By Ela Bittencourt
Unclenching the Fists
Dir. Kira Kovalenko, Russia, MUBI
Alexander Sokurov is renowned for his oblique directorial style, with mesmerizing, painterly effects, so it’s surprising—and also refreshing—that he is proving to have had such influence on the new school of Russian realism. One of Sokurov’s film students, Kantemir Balagov, won the directing prize for his second feature, Beanpole, in the Un Certain Regard section at the 2019 Cannes Film Festival; another, Kira Kovalenko, won the Grand Prize in the same section this year, for her sophomore drama Unclenching the Fists, whose title hints at both its content and form.
The plot can be outlined succinctly enough: a young Muslim woman, Ada (Milana Aguzarova), from a small mining town in North Ossetia, tries to escape the tight grip of her strict, domineering father (Alik Karaev), who’s ill. Yet there are many complexities beneath this simple outline: for one, the father’s insistence on keeping Ada close to home is conditioned by the fact that her mother has passed away, possibly from surgical complications, after being a victim in a hostage standoff, in which Ada was also injured. Kovalenko sprinkles basic details of the Russian-Chechnyan conflict, though such spareness isn’t a drawback; one might argue that by not getting bogged down in the historical, political, ethnic, or religious contexts, the director can better tend to her characters’ intense personal conflicts. It’s enough for viewers to get the essential tension in Kovalenko’s family drama: Following the hostage tragedy, Ada struggles not to be a victim again, this time to her strict family. Indeed, of all the ills that befall her, it’s the toxic patriarchy that most hampers Ada’s recovery.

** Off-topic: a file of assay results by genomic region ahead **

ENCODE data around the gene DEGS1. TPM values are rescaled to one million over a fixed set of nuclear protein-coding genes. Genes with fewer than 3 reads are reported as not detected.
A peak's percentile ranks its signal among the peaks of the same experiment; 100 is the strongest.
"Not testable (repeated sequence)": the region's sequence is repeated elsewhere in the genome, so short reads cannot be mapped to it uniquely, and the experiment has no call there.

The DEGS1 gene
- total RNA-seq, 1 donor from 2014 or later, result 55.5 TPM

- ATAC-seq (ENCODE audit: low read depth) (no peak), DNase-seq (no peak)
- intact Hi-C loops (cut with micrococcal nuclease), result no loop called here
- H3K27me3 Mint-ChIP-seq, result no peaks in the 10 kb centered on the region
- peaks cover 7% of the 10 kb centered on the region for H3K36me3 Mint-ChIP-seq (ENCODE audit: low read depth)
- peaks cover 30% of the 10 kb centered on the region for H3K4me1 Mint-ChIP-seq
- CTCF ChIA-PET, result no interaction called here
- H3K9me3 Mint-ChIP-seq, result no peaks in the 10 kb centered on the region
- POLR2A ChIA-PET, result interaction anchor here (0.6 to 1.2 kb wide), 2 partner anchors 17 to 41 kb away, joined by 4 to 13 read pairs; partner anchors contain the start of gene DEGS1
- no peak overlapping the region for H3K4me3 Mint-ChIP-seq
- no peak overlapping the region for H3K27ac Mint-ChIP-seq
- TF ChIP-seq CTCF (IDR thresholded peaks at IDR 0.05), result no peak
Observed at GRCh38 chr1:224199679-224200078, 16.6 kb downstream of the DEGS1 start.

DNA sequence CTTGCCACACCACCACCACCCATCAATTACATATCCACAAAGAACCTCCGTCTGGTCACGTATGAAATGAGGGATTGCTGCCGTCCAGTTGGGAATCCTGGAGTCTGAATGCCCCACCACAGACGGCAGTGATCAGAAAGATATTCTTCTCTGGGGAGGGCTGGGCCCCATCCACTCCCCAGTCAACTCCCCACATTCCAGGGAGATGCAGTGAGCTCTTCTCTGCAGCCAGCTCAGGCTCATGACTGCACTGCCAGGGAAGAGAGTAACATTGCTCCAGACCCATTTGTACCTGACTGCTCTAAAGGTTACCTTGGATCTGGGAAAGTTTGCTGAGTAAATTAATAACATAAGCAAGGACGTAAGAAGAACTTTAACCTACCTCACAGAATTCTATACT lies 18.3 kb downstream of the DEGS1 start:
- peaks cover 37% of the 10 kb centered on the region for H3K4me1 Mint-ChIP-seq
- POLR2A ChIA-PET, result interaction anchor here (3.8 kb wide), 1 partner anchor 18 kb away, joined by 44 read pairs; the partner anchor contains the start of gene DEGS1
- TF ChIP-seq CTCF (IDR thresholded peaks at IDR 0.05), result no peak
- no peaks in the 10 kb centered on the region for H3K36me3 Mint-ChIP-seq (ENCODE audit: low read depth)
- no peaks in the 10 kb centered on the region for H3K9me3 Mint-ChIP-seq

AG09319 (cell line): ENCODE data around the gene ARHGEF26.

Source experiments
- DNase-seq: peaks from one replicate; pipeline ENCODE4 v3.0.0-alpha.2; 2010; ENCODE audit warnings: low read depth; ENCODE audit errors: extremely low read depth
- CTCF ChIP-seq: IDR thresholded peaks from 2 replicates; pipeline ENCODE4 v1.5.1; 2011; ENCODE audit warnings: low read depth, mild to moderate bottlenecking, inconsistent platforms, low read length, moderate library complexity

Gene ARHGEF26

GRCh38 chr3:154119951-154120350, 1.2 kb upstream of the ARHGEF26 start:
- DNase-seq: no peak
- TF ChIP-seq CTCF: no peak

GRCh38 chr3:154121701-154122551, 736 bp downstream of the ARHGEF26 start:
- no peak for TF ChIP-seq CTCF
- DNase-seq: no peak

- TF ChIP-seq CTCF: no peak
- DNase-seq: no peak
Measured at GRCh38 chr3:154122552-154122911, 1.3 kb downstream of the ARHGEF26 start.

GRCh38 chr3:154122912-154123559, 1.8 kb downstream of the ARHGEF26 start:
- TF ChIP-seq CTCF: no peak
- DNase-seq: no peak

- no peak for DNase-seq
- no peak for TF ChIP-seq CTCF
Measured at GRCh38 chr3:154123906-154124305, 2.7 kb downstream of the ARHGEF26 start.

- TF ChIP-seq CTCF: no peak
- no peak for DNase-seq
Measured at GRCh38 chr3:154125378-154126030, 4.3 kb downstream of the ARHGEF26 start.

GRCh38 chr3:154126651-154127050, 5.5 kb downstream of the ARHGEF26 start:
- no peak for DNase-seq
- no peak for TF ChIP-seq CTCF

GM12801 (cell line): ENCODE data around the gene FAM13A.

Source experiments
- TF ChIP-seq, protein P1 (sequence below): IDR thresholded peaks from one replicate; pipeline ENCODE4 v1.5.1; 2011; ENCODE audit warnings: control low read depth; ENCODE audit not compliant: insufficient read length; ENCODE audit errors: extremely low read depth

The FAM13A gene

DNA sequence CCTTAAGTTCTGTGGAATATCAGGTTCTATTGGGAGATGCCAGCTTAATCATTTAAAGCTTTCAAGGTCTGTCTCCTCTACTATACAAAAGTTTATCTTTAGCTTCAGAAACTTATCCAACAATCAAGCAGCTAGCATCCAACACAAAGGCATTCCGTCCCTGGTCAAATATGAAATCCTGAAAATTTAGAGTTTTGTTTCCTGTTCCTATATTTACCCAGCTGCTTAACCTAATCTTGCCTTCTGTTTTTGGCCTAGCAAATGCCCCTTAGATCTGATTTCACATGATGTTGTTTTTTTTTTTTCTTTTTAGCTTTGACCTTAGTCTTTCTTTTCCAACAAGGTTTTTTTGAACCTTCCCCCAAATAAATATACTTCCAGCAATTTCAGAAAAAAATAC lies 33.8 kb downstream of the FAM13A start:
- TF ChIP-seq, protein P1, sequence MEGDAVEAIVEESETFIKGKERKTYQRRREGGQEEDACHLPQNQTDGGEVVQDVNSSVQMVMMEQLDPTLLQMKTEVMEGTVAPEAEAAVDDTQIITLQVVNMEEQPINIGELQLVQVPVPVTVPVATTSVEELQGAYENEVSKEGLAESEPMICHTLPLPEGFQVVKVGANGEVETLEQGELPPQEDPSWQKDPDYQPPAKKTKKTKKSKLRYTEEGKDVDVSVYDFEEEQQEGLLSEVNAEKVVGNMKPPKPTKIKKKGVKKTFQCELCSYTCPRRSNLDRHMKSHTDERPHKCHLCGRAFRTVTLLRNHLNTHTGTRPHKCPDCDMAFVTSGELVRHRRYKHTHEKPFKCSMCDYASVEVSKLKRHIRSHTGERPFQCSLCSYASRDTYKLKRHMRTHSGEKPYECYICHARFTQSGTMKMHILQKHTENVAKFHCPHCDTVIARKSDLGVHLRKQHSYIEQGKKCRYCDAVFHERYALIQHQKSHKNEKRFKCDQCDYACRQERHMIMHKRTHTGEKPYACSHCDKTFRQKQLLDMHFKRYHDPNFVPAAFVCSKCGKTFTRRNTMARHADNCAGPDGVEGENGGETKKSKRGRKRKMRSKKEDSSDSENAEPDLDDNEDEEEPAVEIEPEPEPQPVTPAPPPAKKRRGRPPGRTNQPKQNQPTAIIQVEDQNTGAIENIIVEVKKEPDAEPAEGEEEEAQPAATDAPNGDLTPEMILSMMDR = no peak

Ada’s injuries raise the stakes considerably, since, as a woman just emerging from adolescence, she is eager to explore her sexuality. The father and Ada’s older brother, Akim (Soslan Khugaev), who moved away to a city but has reluctantly returned to visit, discuss Ada’s need for further surgery. Ada shows her stomach scars to her would-be boyfriend, Tamik (Arsen Khetagurov); she’s also forced to wear a diaper, which compounds her isolation and shame. During Tamik and Ada’s first intimate moment, at the small local store where she works, their coitus ends in Ada accidentally urinating. In the complexly wrought scene, Kovalenko manages to balance the crudeness of teenage sex, awkward to the point of grotesqueness, with unexpected emotional maturity and generosity on the part of her otherwise reticent, somewhat stunted characters. It’s a tipping point for Tamik and Ada: she had dismissed his advances to protect herself—since his keenness on intimacy frightens her—but starts to appreciate him; Tamik, for his part, sheds his childishness for an instant to comfort Ada at her most vulnerable.